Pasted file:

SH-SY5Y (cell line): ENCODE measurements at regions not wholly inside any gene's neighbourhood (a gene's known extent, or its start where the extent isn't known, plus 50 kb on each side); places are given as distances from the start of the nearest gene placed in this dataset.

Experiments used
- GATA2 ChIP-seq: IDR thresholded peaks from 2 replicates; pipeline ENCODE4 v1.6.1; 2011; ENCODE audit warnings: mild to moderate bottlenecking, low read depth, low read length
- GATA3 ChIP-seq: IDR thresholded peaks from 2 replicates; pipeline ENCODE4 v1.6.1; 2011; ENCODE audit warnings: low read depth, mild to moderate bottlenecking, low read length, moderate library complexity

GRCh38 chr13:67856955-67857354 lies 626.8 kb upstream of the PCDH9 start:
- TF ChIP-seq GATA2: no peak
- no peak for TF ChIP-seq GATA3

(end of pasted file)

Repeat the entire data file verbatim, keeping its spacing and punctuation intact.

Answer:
SH-SY5Y (cell line): ENCODE measurements at regions not wholly inside any gene's neighbourhood (a gene's known extent, or its start where the extent isn't known, plus 50 kb on each side); places are given as distances from the start of the nearest gene placed in this dataset.

Experiments used
- GATA2 ChIP-seq: IDR thresholded peaks from 2 replicates; pipeline ENCODE4 v1.6.1; 2011; ENCODE audit warnings: mild to moderate bottlenecking, low read depth, low read length
- GATA3 ChIP-seq: IDR thresholded peaks from 2 replicates; pipeline ENCODE4 v1.6.1; 2011; ENCODE audit warnings: low read depth, mild to moderate bottlenecking, low read length, moderate library complexity

GRCh38 chr13:67856955-67857354 lies 626.8 kb upstream of the PCDH9 start:
- TF ChIP-seq GATA2: no peak
- no peak for TF ChIP-seq GATA3